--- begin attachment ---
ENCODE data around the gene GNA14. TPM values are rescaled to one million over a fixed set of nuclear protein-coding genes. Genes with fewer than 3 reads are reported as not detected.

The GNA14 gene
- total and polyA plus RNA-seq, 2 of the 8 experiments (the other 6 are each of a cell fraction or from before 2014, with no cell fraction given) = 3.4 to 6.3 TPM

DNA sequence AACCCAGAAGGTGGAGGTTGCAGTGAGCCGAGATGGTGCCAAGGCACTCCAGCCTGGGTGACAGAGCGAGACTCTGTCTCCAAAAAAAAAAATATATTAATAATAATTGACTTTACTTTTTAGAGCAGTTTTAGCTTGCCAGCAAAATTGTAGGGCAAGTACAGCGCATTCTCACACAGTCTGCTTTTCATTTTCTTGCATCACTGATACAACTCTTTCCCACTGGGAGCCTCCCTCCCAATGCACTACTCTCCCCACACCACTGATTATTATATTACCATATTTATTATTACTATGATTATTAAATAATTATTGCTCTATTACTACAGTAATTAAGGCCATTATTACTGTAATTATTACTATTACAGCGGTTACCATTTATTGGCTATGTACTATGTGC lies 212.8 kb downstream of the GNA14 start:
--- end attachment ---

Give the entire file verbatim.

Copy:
ENCODE data around the gene GNA14. TPM values are rescaled to one million over a fixed set of nuclear protein-coding genes. Genes with fewer than 3 reads are reported as not detected.

The GNA14 gene
- total and polyA plus RNA-seq, 2 of the 8 experiments (the other 6 are each of a cell fraction or from before 2014, with no cell fraction given) = 3.4 to 6.3 TPM

DNA sequence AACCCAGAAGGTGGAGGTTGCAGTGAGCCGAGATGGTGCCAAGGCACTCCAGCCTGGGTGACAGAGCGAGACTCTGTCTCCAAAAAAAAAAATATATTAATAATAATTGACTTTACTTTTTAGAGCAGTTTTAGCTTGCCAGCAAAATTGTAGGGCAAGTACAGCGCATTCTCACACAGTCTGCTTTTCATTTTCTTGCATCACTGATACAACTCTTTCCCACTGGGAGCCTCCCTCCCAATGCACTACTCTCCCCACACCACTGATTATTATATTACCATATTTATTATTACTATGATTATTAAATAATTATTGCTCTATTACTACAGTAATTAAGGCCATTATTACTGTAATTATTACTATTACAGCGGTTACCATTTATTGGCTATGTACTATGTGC lies 212.8 kb downstream of the GNA14 start: